Tensile stress occurs and leads to substrate warping in a photomask blank including thin films manufactured through a series of manufacturing steps and having the above-mentioned film stress, and in the photomask obtained by patterning this photomask blank. Therefore, if a photomask is produced from a photomask blank such as this, there is the danger that the patterning precision will not be as designed, producing defective products. Specifically, wiring design is important in the manufacture of a semiconductor integrated circuit device, and if a photomask such as this is used to transfer a pattern to a semiconductor wafer or the like, the pattern will not be formed as designed on the semiconductor wafer, resulting in circuit malfunction, and therefore this photomask cannot be used and is a defective product.

In view of this, the inventors investigated a method of manufacturing a photomask blank with which it is possible to avoid the problem of film stress in thin films formed under film formation conditions (film sputtering conditions) involving sputtering at low power as mentioned above.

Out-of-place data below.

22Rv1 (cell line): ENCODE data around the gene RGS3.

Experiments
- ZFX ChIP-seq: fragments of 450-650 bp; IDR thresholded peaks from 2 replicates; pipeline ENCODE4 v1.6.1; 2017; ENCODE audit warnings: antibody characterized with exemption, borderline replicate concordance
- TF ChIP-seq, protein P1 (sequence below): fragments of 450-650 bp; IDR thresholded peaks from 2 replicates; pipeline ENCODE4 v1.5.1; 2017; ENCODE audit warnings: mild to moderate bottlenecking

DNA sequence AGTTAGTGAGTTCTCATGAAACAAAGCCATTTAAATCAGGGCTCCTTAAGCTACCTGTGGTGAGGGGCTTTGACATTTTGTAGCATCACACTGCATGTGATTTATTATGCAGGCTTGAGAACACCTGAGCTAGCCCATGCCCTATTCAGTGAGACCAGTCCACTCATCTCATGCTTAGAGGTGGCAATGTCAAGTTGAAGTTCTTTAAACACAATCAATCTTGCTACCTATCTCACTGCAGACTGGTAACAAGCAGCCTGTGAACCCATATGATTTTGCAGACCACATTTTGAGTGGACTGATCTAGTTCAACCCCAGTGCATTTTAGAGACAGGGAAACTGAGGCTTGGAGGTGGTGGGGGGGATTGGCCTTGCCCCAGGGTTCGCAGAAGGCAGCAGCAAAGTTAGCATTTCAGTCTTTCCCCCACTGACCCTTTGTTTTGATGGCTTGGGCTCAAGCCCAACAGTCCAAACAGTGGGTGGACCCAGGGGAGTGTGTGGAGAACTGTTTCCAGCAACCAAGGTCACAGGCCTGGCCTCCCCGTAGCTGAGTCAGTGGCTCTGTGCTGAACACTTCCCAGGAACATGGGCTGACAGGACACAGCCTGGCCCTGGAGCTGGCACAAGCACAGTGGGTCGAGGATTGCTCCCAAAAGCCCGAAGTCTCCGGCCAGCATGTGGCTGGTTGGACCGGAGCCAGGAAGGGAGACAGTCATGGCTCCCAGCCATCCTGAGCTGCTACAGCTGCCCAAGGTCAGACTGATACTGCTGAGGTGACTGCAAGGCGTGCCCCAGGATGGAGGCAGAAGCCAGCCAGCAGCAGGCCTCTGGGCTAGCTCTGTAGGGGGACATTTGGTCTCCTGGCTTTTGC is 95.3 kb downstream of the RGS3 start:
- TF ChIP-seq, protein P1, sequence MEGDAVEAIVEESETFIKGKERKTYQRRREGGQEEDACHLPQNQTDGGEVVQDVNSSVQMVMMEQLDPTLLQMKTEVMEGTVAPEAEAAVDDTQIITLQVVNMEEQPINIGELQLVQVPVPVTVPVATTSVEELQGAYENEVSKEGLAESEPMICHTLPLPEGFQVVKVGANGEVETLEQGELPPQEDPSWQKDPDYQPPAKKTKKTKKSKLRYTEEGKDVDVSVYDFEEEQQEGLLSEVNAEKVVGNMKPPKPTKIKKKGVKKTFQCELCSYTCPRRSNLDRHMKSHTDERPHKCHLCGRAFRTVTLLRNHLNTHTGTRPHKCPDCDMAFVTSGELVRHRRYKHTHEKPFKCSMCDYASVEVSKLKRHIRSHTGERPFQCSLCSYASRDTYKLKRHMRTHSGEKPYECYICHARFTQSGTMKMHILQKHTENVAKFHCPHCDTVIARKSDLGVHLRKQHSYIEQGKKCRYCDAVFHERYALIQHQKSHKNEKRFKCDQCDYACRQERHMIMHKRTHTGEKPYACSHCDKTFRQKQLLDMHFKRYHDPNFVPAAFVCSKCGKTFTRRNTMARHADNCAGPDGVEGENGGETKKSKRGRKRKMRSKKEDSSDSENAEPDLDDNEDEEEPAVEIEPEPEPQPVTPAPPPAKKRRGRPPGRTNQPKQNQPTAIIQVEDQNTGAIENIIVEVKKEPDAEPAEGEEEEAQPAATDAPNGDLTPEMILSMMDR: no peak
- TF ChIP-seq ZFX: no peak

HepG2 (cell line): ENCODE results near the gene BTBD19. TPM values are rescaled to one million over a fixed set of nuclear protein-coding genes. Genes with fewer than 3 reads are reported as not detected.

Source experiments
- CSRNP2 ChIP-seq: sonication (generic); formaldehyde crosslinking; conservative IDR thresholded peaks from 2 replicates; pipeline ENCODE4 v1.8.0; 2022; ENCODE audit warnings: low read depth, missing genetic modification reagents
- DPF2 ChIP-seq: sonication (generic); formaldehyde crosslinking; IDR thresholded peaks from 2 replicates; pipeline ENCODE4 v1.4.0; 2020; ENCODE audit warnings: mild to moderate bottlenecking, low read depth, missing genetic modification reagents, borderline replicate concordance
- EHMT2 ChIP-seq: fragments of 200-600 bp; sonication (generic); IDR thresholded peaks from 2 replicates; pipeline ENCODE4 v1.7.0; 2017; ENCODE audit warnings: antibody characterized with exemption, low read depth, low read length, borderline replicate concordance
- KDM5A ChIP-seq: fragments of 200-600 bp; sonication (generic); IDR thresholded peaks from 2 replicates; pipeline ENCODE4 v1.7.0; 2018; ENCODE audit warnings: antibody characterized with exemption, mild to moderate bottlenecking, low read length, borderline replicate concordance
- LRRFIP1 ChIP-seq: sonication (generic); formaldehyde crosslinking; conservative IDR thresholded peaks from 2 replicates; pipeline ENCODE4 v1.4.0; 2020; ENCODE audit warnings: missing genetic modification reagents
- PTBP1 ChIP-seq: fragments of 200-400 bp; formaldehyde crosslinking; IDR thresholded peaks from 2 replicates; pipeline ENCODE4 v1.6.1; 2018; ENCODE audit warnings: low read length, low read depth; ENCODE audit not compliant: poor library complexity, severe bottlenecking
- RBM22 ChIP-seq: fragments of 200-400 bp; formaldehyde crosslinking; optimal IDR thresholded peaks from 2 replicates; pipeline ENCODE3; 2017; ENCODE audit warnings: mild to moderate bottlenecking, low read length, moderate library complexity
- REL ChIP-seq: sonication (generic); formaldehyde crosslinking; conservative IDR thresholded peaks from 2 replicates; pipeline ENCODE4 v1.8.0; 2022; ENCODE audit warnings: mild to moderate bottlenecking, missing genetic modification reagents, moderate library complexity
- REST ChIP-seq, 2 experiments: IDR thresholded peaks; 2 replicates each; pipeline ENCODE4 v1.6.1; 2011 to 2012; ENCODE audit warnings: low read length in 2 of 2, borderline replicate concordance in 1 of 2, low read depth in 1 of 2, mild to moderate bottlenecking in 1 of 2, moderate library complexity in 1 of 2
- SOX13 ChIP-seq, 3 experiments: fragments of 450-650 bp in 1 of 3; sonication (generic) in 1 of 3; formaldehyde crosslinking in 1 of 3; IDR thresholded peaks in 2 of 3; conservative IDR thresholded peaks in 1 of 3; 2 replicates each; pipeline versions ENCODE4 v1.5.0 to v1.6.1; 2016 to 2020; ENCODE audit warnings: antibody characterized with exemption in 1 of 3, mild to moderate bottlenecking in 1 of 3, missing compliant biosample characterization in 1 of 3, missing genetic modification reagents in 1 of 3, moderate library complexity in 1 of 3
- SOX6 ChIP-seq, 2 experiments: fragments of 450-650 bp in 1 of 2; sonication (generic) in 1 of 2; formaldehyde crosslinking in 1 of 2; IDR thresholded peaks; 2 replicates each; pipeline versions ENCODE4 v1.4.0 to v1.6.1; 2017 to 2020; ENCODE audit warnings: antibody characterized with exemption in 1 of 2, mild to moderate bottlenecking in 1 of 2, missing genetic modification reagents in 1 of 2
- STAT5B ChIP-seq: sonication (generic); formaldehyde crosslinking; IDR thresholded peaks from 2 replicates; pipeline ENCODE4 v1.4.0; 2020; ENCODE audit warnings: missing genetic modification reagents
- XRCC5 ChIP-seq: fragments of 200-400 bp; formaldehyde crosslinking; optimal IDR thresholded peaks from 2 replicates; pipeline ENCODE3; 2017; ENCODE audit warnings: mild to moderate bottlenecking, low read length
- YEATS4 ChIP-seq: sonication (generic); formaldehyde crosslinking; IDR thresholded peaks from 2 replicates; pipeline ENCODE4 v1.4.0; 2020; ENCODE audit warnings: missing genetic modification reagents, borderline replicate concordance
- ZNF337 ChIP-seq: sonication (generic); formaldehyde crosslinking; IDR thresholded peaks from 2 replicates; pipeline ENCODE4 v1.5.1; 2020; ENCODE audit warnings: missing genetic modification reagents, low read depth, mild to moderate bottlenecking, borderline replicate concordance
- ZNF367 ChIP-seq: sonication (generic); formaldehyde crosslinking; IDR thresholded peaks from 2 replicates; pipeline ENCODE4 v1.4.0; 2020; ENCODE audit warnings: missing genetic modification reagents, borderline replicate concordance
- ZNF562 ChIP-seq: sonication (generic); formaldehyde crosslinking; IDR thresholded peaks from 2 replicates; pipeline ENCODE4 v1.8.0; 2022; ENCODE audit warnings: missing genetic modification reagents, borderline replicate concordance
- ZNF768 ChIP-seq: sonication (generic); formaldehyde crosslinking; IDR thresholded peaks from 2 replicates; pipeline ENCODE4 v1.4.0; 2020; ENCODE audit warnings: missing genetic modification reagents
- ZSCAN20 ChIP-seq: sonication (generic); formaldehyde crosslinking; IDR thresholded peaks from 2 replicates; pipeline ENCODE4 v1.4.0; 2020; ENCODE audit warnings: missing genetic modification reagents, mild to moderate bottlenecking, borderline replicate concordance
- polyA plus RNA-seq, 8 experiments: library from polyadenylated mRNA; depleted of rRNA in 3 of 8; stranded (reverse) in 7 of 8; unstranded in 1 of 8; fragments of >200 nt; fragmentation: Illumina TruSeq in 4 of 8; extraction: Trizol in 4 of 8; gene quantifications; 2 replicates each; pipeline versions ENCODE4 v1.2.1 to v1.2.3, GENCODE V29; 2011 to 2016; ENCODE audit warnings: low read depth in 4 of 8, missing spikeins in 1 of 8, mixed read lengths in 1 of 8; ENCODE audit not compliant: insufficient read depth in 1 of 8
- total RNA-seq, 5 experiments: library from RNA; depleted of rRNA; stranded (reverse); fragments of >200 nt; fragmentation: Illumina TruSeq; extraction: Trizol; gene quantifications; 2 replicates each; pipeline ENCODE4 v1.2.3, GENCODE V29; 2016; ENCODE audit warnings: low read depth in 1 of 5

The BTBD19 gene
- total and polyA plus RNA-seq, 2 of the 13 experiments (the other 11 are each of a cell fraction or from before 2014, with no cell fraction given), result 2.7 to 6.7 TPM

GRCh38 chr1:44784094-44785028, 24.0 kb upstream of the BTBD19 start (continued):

Aside from the sputtering power conditions, the material of the thin films that make up the photomask blank is determined on the basis of the following sputtering conditions, and the inventors therefore conducted investigations and experiments into various parameters.

First, they investigated the gas pressure used in sputtering. Gas pressure was the only sputtering condition they focused on, and other parameters were kept constant in the experiments and investigations.